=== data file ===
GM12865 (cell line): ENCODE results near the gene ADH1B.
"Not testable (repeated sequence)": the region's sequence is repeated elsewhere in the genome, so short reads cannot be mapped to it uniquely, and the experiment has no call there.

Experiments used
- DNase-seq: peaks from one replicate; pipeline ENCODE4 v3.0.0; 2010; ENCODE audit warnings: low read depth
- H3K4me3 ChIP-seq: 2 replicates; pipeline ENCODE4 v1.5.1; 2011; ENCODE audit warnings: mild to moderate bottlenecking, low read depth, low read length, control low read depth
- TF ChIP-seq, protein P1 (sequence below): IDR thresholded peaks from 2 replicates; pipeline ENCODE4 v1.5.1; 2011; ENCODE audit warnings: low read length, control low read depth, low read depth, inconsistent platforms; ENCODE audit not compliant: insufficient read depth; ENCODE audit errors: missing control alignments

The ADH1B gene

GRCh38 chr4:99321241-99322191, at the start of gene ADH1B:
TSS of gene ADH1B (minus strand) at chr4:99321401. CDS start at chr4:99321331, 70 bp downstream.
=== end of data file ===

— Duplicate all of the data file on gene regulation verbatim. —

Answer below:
GM12865 (cell line): ENCODE results near the gene ADH1B.
"Not testable (repeated sequence)": the region's sequence is repeated elsewhere in the genome, so short reads cannot be mapped to it uniquely, and the experiment has no call there.

Experiments used
- DNase-seq: peaks from one replicate; pipeline ENCODE4 v3.0.0; 2010; ENCODE audit warnings: low read depth
- H3K4me3 ChIP-seq: 2 replicates; pipeline ENCODE4 v1.5.1; 2011; ENCODE audit warnings: mild to moderate bottlenecking, low read depth, low read length, control low read depth
- TF ChIP-seq, protein P1 (sequence below): IDR thresholded peaks from 2 replicates; pipeline ENCODE4 v1.5.1; 2011; ENCODE audit warnings: low read length, control low read depth, low read depth, inconsistent platforms; ENCODE audit not compliant: insufficient read depth; ENCODE audit errors: missing control alignments

The ADH1B gene

GRCh38 chr4:99321241-99322191, at the start of gene ADH1B:
TSS of gene ADH1B (minus strand) at chr4:99321401. CDS start at chr4:99321331, 70 bp downstream.